When you think of faith in sports, you don’t have to think too hard until you come to Indianapolis Colts coach Tony Dungy.
Unfortunately, there are signs that Dungy may be moving on from Indy now that his season is over. No decision has been made, and one won’t likely be made until after Dungy meets with team officials and his family, but it is worth reflecting on the impact Dungy has made on the sports world.
Call me biased (I live and grew up in Indy), but Dungy’s life story and faith has been and continues to be one of the best out there, especially in the sports world. Not only does Dungy talk about his faith freely and honestly, but we have seen him live his faith, particularly after the suicide of his son James Dungy in 2005. His book “Quiet Strength: The Principles, Practices, and Priorities of a Winning Life” has been a big hit and received across-the-spectrum praise.
I watched today’s game fairly closely, and the only thing that came close to a discussion of Dungy’s faith was a comment near the end of the game when they were talking about the possibility of Dungy moving on. One of the announcers, forgive me for not knowing which one, said that Dungy was “a man of many interests.”
That was it. Kind of incomplete if you ask me.
While the decision on Dungy’s future has yet to be made, I wanted to mention this in order to highlight a tremendous column by Indianapolis Star sports columnist Bob Kravitz:
We had a conversation a couple of years ago.
I mentioned there were times when I thought my job was nothing more than an exercise in prolonged adolescence, and the time would come when I would do something more constructive and meaningful with my life. (As you may have noticed, that never happened.)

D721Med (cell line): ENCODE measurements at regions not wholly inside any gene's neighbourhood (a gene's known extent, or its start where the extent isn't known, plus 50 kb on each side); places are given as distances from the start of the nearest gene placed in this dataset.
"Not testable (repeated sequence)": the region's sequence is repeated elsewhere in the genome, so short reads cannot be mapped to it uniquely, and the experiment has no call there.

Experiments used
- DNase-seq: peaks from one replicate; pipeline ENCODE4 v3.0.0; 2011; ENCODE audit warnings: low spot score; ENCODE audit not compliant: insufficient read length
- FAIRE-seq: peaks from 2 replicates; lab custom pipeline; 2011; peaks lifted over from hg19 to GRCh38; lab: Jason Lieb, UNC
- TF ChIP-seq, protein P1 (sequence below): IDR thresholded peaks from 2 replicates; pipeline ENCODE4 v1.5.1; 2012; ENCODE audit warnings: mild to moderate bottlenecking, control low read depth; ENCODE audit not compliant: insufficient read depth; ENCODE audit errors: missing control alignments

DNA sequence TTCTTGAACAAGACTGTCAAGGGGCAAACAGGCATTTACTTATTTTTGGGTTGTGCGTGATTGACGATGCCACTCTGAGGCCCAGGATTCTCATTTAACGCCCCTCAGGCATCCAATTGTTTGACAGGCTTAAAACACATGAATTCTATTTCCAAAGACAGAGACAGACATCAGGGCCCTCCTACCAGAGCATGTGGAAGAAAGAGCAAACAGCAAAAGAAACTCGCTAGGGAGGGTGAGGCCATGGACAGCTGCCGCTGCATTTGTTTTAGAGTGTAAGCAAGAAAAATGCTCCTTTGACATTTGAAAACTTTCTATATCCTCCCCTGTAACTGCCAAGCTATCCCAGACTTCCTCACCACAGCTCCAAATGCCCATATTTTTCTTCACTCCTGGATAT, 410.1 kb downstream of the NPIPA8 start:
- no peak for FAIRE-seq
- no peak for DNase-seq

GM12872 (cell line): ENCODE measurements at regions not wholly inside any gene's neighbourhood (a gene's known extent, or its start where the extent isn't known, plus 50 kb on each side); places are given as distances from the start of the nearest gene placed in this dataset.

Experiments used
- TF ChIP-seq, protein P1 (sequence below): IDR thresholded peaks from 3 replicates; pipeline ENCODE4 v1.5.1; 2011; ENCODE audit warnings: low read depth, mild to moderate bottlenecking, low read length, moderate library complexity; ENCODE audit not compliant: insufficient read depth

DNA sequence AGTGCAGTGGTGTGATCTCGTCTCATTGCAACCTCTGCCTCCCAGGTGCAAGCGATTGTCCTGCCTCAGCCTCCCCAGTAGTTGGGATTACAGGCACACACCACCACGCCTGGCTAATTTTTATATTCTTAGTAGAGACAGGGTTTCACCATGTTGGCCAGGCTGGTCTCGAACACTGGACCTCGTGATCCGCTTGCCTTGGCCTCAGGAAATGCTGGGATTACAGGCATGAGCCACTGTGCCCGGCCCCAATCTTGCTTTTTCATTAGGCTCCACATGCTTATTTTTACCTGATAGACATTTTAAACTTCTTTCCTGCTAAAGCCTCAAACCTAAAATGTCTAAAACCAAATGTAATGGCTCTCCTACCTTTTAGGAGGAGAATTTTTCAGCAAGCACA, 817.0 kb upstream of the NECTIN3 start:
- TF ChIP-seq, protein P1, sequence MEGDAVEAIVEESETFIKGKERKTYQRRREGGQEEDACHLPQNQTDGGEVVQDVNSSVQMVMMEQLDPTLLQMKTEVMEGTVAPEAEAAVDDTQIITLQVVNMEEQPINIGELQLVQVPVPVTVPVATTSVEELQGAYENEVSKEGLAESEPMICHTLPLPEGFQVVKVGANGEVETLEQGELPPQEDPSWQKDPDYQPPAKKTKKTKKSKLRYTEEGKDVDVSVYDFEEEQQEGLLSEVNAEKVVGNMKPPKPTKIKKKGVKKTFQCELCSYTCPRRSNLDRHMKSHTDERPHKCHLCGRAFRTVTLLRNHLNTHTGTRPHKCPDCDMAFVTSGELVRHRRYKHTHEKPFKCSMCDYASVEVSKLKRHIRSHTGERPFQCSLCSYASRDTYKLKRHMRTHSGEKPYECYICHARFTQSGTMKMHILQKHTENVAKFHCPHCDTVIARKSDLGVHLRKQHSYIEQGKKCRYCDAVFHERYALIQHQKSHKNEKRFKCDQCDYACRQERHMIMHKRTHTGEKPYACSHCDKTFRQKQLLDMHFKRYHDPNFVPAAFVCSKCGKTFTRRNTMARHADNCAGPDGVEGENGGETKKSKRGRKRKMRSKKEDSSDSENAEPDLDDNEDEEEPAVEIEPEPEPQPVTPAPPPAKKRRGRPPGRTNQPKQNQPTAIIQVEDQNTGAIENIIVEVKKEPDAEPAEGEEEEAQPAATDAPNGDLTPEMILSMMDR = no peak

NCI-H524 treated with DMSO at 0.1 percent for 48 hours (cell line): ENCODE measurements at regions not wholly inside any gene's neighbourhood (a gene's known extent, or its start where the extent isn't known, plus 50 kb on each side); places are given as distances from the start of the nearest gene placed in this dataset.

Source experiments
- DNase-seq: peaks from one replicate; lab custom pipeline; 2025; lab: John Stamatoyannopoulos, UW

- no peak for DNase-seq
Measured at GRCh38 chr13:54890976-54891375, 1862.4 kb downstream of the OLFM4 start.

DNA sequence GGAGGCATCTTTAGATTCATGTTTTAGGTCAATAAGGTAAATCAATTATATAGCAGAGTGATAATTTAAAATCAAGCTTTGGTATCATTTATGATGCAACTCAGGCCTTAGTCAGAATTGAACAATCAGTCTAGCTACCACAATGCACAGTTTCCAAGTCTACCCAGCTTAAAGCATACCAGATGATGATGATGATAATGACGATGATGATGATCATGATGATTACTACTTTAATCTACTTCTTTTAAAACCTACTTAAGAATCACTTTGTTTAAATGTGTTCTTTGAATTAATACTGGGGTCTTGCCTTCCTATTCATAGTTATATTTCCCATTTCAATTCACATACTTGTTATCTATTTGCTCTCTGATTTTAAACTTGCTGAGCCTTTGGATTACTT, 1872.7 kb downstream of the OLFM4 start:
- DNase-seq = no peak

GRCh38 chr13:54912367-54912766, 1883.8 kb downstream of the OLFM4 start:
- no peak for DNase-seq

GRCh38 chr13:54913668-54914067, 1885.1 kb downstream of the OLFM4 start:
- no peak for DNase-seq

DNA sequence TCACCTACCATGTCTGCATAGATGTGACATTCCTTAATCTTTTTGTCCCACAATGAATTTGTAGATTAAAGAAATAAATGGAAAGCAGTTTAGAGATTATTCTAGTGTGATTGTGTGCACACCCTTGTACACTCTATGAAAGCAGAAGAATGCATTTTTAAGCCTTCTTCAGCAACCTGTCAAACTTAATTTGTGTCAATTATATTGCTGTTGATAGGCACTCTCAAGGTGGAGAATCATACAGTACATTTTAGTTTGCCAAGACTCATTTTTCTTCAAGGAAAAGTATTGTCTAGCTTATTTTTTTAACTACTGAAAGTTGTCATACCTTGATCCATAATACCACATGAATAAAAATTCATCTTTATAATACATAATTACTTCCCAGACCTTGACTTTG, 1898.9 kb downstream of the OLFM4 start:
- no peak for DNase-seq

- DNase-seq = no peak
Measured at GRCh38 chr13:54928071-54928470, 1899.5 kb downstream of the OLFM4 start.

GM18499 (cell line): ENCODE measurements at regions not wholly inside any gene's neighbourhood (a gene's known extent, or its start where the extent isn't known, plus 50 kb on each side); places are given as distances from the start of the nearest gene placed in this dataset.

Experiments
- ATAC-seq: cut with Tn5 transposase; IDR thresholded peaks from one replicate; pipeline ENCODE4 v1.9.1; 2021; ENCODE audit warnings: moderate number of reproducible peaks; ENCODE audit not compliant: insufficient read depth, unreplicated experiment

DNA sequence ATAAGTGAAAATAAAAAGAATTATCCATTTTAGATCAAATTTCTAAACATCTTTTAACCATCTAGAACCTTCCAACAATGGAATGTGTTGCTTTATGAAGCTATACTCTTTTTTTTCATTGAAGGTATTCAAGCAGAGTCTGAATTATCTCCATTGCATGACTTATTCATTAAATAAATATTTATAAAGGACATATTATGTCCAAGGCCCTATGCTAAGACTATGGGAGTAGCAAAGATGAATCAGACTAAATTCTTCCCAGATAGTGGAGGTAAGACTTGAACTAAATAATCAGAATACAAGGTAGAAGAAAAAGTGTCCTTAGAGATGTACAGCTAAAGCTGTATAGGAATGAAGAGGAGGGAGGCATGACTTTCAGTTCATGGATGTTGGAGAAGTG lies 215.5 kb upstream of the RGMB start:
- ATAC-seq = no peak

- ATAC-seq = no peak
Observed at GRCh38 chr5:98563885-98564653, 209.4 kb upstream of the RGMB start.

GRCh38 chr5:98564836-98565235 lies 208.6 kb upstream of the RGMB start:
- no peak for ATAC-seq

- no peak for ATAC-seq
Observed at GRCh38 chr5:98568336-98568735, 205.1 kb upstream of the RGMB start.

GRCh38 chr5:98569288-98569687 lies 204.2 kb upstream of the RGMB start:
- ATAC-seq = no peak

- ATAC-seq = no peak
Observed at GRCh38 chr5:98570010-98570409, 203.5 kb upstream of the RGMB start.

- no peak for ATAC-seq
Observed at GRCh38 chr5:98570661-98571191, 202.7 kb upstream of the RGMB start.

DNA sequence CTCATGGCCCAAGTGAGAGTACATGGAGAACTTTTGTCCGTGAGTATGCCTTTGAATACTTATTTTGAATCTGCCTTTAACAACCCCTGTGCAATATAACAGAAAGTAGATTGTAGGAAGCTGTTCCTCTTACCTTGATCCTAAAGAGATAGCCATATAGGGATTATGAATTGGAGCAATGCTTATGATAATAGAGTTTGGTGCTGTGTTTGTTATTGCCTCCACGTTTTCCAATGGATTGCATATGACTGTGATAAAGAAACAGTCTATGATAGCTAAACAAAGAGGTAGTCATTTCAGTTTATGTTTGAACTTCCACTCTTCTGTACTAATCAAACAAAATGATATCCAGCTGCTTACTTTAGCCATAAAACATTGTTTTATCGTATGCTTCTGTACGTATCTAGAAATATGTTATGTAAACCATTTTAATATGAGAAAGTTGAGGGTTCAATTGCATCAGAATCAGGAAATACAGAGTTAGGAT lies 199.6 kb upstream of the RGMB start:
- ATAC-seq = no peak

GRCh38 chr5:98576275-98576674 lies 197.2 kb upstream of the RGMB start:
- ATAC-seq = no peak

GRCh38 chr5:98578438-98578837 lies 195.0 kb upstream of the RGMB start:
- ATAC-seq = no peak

Dungy responded by talking about prison ministries, about how he didn’t want to be defined or constrained by football, that he felt God had put him on this earth to fulfill a mission beyond winning football games.
From a purely selfish standpoint, I hope he stays forever and coaches until he’s 80. He’s the easiest NFL coach with whom to work. In a league of self-absorbed megalomaniacs, Dungy is an unqualified treasure.
From a broader perspective, though, I hope he leaves, and I say that because he will then have the chance to do even more public good, especially in the black community.
Whether or not this Sunday was Dungy’s last game as a professional football coach, or whether he goes on to another Super Bowl or another season or another team, I have a feeling that we have hardly heard the last from him. Other “missions” remain for him to complete.
UPDATE: This is somewhat strange. ESPN.com has posted a John Clayton column on Dungy and the possible impact of his possible retirement on the game today. Notice anything missing in this piece?